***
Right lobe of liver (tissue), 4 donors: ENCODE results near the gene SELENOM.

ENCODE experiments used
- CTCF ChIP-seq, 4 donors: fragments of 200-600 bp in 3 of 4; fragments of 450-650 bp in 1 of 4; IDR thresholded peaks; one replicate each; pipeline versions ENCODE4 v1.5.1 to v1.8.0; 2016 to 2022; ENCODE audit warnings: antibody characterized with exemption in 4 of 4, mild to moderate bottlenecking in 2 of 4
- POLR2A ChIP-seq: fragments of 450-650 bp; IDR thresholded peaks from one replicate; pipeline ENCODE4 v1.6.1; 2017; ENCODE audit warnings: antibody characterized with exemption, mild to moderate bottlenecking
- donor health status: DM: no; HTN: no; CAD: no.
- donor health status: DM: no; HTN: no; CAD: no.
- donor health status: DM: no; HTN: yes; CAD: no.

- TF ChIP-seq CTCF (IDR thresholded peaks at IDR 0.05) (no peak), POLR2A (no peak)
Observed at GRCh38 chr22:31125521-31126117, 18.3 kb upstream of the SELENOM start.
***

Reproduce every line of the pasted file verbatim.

Right lobe of liver (tissue), 4 donors: ENCODE results near the gene SELENOM.

ENCODE experiments used
- CTCF ChIP-seq, 4 donors: fragments of 200-600 bp in 3 of 4; fragments of 450-650 bp in 1 of 4; IDR thresholded peaks; one replicate each; pipeline versions ENCODE4 v1.5.1 to v1.8.0; 2016 to 2022; ENCODE audit warnings: antibody characterized with exemption in 4 of 4, mild to moderate bottlenecking in 2 of 4
- POLR2A ChIP-seq: fragments of 450-650 bp; IDR thresholded peaks from one replicate; pipeline ENCODE4 v1.6.1; 2017; ENCODE audit warnings: antibody characterized with exemption, mild to moderate bottlenecking
- donor health status: DM: no; HTN: no; CAD: no.
- donor health status: DM: no; HTN: no; CAD: no.
- donor health status: DM: no; HTN: yes; CAD: no.

- TF ChIP-seq CTCF (IDR thresholded peaks at IDR 0.05) (no peak), POLR2A (no peak)
Observed at GRCh38 chr22:31125521-31126117, 18.3 kb upstream of the SELENOM start.